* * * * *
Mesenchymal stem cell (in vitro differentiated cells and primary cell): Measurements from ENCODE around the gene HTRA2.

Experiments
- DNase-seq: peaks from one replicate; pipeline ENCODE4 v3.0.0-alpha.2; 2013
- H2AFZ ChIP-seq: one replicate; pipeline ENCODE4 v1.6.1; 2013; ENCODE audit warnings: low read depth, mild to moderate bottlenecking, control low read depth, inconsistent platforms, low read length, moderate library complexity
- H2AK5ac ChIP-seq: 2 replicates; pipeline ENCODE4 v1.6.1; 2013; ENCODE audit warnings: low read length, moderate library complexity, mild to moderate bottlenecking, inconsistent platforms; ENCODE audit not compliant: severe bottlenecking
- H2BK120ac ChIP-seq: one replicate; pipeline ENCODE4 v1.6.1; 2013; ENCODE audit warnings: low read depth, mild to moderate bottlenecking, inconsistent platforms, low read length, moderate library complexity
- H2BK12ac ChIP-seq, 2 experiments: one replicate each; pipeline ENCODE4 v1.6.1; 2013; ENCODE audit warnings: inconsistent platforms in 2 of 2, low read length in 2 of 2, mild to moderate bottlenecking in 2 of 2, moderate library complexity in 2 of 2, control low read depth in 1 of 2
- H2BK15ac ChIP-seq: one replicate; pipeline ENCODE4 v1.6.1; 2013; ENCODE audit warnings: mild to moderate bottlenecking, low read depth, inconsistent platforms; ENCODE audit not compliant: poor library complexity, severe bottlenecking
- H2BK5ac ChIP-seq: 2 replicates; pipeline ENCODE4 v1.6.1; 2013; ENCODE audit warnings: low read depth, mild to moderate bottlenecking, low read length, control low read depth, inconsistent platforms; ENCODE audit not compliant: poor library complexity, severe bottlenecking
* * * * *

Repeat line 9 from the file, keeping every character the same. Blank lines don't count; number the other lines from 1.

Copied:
- H2BK5ac ChIP-seq: 2 replicates; pipeline ENCODE4 v1.6.1; 2013; ENCODE audit warnings: low read depth, mild to moderate bottlenecking, low read length, control low read depth, inconsistent platforms; ENCODE audit not compliant: poor library complexity, severe bottlenecking